The other aspect of her talk that was inspiring was her sense of play and whimsy combined with studious design. On the one hand, it was clear that this was a woman who thought about her work down to the tiniest, tiniest detail. She didn’t just knit, she studied knitting. She briefly mentioned learning about Japanese buttonhole techniques as if she was learning a whole new craft. Shoot, I’m pretty darn happy if I manage to get the right number of buttonholes thrown into a project, let alone how they look around the edges! Yet, on the other hand, she never made those details tedious or boring because they were part of a larger program where she would wake up and decide to knit a hat, rummage around until she had just the right colors and go for it. Even then, though, her play is always part of a program to get to a wearable garment, maybe just not wearable for a boring grad student who loves her plain grey sweaters.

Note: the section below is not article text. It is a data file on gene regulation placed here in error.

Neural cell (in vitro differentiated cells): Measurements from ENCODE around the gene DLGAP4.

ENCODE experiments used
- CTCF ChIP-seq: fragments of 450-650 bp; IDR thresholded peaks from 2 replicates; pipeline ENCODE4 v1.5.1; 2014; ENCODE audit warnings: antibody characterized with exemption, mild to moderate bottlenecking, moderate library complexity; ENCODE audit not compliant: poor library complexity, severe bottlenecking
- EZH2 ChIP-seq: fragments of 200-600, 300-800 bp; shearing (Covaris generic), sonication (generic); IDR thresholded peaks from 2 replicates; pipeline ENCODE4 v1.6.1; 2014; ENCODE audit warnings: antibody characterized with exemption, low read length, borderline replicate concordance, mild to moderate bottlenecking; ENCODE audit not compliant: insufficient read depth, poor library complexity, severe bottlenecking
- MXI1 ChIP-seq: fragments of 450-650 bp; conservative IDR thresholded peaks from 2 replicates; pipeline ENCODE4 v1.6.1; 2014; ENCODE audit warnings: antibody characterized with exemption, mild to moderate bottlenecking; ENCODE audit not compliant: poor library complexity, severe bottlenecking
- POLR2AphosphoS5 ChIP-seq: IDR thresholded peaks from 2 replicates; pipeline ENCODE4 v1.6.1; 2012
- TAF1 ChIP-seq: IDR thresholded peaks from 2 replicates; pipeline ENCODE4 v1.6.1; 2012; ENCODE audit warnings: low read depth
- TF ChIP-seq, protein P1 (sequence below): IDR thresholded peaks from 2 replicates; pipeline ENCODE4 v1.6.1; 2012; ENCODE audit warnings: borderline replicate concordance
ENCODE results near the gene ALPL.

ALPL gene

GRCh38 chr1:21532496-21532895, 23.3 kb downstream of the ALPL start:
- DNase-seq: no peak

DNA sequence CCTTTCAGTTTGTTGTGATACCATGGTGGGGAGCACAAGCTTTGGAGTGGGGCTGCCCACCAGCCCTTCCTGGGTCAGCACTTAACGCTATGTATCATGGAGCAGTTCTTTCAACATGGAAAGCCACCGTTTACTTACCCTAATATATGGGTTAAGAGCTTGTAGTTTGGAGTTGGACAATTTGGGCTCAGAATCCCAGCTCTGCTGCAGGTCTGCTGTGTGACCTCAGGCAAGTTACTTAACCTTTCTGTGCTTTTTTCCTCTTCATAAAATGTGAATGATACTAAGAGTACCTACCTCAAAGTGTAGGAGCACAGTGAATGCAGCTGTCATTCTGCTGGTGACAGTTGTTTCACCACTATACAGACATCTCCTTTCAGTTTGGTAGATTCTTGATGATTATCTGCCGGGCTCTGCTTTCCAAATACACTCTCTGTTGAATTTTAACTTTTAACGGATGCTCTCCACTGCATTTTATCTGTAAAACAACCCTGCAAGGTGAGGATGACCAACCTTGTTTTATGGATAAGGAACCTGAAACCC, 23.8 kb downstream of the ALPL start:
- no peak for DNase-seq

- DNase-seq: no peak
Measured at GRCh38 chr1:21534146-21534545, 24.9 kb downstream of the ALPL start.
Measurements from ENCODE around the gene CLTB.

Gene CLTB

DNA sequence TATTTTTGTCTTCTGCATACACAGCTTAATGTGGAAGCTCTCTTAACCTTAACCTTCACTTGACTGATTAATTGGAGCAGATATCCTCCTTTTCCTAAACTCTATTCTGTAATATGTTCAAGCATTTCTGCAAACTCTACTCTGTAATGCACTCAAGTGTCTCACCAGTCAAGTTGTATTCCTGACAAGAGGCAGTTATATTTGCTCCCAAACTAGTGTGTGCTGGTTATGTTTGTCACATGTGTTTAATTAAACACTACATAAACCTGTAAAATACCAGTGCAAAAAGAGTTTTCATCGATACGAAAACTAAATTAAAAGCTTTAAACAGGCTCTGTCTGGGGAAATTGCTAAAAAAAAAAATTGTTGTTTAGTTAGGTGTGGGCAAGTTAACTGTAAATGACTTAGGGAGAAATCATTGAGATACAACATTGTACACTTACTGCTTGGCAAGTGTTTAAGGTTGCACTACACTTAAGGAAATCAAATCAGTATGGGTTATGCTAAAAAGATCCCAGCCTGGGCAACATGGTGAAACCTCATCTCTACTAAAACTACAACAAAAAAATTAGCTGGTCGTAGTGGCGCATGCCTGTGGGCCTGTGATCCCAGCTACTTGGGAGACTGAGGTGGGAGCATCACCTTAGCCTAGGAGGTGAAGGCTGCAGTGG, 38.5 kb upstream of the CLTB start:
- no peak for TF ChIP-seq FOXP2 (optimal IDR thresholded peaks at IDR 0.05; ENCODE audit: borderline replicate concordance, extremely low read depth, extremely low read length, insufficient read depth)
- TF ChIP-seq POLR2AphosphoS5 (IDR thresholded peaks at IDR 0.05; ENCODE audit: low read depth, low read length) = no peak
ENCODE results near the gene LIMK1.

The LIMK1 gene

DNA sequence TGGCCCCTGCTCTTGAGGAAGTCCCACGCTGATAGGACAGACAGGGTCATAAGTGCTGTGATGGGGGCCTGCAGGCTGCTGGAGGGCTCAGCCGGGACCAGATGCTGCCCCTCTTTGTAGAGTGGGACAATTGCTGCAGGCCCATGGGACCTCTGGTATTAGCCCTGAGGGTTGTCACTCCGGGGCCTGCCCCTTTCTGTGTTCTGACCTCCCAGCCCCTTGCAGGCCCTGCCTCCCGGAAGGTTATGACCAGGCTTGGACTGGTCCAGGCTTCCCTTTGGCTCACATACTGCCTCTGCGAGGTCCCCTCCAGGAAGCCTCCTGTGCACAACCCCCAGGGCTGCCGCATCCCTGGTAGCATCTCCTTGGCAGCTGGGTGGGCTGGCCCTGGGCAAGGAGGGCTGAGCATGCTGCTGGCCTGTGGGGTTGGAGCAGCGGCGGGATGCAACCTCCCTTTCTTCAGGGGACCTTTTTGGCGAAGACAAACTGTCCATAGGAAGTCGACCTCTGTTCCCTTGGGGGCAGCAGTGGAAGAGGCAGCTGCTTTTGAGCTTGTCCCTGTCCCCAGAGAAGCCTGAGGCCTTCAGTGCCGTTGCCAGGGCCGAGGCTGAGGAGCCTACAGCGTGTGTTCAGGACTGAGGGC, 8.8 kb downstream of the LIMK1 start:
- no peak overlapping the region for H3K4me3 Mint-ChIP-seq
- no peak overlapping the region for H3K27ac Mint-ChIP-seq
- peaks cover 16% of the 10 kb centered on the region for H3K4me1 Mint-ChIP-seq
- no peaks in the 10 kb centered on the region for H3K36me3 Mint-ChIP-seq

Too often I think I get caught up in “good taste,” quilt or knitting designs that are practical and resemble what might be featured on the shelves at Macy’s. I love looking at color and playing with design, yet only recently have I really started challenging myself to do projects which may not follow all the rules of subdued presentation or neat order. I still want to avoid the “artsy”-flowing-hippie-robes wardrobe as it just isn’t me, but I’m enjoying breaking into new territory like my latest quilts out of Kaffe Fasset fabric (to be shown this week) and the Lizard Ridge afghan pictured today. Maybe if I line up the warm colors in the center of my afghan, I can use it on the couch while I’m knitting and it will make me look even slimmer as I laze about. Hmm… pass me another cupcake while I think about it!
A few years ago I took an introduction to sweater design class, came up with some sketches and basic numbers and, of course, purchased the yarn. Last summer I realized that I had absolutely no idea what my swatches meant or where the pieces were in my plan so I frogged it all and dumped the bag in the stash. I have a feeling that before Ms. Mason-Jamison leaves town, I’ll be restarting that project.
09 May 2007
Um, don't expect me to make any of those pretty wire votives any time soon.